For example, don’t fire people over the phone. Don’t tell your boyfriend you’re leaving him with a voice mail. Don’t give complicated assignments using e-mail (people need to be able to push back, shift priorities, seek resources, etc.). Don’t give delicate feedback through an instant message. Don’t announce a controversial decision in a memo. All communication that requires conversing, that is so emotional or devastating that the other person expects a face-to-face interaction, or that is so controversial you need to read the other person’s nonverbal reactions requires a genuine tête-à-tête.
How to Know When You’re Doing the Wrong Thing
Since people are so good at coming up with reasons why they shouldn’t chat in person, take note: If you’re letting your fingers do the talking because you’re purposefully trying to avoid a live interaction, you’re probably doing the wrong thing. You fear that if you allow the other person to say anything the conversation won’t go well, so you cut off any chance of a blowup by sending an e-mail. Bad form.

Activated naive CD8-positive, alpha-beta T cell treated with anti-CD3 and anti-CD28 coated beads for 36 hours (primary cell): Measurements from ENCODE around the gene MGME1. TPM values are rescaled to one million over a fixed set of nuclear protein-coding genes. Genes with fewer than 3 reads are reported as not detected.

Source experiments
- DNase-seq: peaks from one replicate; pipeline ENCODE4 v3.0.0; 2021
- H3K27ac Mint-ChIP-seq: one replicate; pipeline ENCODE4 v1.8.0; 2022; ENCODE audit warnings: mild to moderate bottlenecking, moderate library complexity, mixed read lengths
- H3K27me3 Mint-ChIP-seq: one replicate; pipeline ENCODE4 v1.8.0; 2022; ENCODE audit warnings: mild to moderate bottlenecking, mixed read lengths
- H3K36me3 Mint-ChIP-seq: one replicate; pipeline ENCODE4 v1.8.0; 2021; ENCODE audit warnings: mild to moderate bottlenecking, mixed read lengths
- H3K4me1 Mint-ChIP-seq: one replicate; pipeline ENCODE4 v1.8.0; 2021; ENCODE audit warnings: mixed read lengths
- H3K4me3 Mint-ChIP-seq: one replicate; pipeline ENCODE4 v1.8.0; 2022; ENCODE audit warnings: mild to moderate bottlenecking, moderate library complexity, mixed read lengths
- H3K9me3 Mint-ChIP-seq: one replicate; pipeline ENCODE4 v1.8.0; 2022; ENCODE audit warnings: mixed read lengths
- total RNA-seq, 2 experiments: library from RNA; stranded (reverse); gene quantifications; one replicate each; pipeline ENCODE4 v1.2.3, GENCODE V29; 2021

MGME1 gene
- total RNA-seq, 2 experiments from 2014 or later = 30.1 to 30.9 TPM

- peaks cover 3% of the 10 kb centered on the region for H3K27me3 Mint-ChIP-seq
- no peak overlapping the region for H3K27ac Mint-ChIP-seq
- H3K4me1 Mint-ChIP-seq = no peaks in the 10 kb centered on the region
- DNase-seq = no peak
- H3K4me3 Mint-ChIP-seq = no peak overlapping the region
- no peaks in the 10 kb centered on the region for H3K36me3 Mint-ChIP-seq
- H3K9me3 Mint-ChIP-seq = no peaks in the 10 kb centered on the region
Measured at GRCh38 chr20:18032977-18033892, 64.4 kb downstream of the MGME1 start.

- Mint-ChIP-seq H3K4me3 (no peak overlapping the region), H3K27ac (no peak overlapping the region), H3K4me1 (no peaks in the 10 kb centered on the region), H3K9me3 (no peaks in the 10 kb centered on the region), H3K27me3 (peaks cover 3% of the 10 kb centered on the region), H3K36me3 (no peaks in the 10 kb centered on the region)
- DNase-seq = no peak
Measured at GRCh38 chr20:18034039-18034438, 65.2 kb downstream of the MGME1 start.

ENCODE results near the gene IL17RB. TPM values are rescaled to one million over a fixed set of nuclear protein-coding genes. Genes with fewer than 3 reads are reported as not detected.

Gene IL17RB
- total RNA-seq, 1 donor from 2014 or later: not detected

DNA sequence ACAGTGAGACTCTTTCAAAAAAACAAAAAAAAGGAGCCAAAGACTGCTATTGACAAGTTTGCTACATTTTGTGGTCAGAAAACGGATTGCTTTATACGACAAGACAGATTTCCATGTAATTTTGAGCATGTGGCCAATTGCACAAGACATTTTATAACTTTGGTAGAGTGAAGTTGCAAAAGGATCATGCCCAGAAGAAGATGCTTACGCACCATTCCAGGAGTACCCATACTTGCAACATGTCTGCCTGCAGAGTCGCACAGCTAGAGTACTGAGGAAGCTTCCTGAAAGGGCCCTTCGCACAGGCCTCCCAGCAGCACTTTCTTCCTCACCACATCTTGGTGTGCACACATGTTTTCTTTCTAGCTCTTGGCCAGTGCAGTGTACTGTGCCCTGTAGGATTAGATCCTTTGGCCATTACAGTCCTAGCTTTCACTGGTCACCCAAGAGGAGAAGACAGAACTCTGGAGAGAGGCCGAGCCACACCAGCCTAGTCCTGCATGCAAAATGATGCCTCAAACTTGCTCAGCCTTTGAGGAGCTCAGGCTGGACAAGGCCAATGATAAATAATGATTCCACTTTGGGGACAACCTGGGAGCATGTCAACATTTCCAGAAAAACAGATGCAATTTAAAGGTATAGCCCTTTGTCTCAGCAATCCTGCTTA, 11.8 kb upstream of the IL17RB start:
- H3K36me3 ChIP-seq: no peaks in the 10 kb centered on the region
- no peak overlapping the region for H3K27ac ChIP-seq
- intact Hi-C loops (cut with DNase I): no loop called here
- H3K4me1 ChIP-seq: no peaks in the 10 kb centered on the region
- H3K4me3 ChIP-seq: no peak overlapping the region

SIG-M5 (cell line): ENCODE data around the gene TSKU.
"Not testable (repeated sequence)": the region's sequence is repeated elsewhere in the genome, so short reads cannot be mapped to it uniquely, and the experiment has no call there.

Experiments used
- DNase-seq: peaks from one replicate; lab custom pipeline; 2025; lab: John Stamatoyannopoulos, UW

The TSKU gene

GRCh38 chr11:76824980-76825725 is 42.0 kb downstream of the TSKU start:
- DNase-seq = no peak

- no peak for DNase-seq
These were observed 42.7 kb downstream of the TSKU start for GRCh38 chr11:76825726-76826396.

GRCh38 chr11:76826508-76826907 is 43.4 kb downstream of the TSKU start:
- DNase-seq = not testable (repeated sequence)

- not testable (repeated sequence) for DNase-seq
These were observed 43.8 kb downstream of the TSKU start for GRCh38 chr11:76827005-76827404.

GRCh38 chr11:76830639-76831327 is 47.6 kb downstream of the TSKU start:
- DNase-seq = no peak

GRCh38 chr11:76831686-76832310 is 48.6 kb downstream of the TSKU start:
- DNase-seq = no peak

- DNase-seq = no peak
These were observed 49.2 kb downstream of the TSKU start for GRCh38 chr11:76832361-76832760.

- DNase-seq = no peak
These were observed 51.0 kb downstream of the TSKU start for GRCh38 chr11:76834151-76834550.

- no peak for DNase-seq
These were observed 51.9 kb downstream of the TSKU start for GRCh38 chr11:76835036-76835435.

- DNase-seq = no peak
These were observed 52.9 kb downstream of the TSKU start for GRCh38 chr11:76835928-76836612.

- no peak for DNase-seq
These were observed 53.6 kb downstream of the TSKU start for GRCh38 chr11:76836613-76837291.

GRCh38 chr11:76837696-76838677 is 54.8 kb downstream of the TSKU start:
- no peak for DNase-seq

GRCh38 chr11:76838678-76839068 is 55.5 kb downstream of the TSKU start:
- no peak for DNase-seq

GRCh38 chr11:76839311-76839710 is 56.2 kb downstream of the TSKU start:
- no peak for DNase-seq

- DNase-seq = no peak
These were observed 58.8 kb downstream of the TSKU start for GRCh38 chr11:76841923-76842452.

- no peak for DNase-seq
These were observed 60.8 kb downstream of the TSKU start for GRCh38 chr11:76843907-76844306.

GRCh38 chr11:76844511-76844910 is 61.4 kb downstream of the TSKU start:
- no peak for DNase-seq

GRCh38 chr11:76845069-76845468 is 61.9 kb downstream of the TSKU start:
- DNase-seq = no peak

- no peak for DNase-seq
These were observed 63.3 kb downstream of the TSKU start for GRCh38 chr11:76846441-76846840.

If you’re worried about talking face to face because your past high-stakes and emotional conversations haven’t gone well—enough so that you think it’s better to send a letter—don’t. Instead, improve your crucial conversation skills. Actively work on increasing your ability to step up, speak up and work through your differences. As your skills increase, your desire to rely on electronic methods will be replaced with a genuine willingness to talk in person.